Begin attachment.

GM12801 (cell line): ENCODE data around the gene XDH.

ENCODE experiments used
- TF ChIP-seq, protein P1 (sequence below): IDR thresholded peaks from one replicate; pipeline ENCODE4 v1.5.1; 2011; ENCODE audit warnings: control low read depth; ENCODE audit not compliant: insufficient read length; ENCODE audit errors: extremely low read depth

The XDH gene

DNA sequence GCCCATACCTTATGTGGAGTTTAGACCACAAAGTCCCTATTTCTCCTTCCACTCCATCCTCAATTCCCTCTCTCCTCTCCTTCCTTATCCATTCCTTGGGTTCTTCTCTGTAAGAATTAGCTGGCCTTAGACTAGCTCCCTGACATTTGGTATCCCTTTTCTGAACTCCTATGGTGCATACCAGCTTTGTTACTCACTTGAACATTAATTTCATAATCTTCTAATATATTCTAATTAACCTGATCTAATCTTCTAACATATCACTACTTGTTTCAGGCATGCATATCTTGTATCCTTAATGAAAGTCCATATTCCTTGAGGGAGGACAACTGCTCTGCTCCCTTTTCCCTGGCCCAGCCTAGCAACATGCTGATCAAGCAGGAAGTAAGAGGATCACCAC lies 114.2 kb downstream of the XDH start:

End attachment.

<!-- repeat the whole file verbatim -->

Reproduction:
GM12801 (cell line): ENCODE data around the gene XDH.

ENCODE experiments used
- TF ChIP-seq, protein P1 (sequence below): IDR thresholded peaks from one replicate; pipeline ENCODE4 v1.5.1; 2011; ENCODE audit warnings: control low read depth; ENCODE audit not compliant: insufficient read length; ENCODE audit errors: extremely low read depth

The XDH gene

DNA sequence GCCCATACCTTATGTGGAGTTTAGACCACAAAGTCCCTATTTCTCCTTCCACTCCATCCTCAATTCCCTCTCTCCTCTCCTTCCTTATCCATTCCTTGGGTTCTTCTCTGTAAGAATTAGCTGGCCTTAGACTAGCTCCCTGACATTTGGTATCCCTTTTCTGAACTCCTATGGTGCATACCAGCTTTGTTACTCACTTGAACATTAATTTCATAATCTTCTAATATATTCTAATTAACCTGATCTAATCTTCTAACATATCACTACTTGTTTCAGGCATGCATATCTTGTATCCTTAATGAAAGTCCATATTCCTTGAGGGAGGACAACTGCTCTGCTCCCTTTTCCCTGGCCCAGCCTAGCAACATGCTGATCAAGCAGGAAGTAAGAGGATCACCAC lies 114.2 kb downstream of the XDH start: